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Immunol Rev. 2017 Jan;275(1):108-128. doi: 10.1111/imr.12480.

Antibodyomics: bioinformatics technologies for understanding B-cell immunity to HIV-1.

Author information

1
Vaccine Research Center, National Institute of Allergy and Infectious Diseases, National Institutes of Health, Bethesda, MD, USA.
2
Department of Biochemistry & Molecular Biophysics, Columbia University, New York, NY, USA.
3
Vanderbilt Vaccine Center and Department of Pathology, Microbiology, and Immunology, Vanderbilt University Medical Center, Nashville, TN, USA.
4
Department of Pharmaceutical Chemistry, University of California San Francisco, San Francisco, CA, USA.
5
Department of Systems Biology, Columbia University, New York, NY, USA.
6
Genomics Research Center, Academia Sinica, Taipei, Taiwan.

Abstract

Numerous antibodies have been identified from HIV-1-infected donors that neutralize diverse strains of HIV-1. These antibodies may provide the basis for a B cell-mediated HIV-1 vaccine. However, it has been unclear how to elicit similar antibodies by vaccination. To address this issue, we have undertaken an informatics-based approach to understand the genetic and immunologic processes controlling the development of HIV-1-neutralizing antibodies. As DNA sequencing comprises the fastest growing database of biological information, we focused on incorporating next-generation sequencing of B-cell transcripts to determine the origin, maturation pathway, and prevalence of broadly neutralizing antibody lineages (Antibodyomics1, 2, 4, and 6). We also incorporated large-scale robotic analyses of serum neutralization to identify and quantify neutralizing antibodies in donor cohorts (Antibodyomics3). Statistical analyses furnish another layer of insight (Antibodyomics5), with physical characteristics of antibodies and their targets through molecular dynamics simulations (Antibodyomics7) and free energy perturbation analyses (Antibodyomics8) providing information-rich output. Functional interrogation of individual antibodies (Antibodyomics9) and synthetic antibody libraries (Antibodyomics10) also yields multi-dimensional data by which to understand and improve antibodies. Antibodyomics, described here, thus comprise resolution-enhancing tools, which collectively embody an information-driven discovery engine aimed toward the development of effective B cell-based vaccines.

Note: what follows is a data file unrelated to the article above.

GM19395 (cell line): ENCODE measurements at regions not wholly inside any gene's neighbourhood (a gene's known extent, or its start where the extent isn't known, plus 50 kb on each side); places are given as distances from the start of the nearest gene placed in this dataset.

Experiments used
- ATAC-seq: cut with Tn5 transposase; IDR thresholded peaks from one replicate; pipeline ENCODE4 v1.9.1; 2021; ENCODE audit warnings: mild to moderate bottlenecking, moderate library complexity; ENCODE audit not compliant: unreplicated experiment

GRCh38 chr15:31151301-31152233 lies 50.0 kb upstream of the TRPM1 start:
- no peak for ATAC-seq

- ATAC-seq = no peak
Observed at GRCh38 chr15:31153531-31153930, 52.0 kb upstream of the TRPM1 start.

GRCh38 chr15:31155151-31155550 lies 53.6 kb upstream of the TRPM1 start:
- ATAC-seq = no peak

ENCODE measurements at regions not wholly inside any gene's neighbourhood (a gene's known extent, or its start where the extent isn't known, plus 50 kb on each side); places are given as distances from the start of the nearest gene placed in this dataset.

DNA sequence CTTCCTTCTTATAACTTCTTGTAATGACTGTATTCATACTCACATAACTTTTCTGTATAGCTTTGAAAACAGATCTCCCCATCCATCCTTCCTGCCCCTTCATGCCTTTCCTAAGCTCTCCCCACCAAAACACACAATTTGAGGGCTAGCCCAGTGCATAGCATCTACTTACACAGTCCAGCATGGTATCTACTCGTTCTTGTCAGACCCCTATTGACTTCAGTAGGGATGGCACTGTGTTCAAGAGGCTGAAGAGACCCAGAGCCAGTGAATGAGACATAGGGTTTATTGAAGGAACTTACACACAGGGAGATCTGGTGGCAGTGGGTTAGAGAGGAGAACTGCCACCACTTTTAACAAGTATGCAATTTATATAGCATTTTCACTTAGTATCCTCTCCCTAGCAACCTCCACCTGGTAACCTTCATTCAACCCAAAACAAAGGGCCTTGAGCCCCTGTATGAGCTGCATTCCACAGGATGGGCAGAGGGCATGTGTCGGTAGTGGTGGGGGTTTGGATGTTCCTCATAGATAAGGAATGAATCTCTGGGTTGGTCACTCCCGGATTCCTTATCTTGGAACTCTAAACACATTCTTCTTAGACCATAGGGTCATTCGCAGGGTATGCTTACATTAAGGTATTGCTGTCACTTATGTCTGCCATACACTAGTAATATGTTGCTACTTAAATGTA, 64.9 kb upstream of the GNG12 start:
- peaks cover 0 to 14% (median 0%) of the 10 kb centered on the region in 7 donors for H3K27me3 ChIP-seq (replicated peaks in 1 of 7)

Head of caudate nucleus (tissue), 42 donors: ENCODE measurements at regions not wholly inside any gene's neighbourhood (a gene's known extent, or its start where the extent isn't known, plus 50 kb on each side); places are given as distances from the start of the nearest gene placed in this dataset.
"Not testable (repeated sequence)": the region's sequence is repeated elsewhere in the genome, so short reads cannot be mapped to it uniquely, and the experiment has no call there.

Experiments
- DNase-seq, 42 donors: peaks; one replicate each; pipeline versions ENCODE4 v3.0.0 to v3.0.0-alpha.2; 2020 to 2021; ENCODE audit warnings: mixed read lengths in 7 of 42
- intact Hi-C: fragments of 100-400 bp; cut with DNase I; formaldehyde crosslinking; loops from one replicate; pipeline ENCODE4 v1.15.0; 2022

KEYWORDS:

B-cell ontogeny; HIV vaccine; bioinformatics; broadly neutralizing antibodies; information technology; massively parallel sequencing

PMID:
28133812
PMCID:
PMC5516196
DOI:
10.1111/imr.12480
[Indexed for MEDLINE]
Free PMC Article

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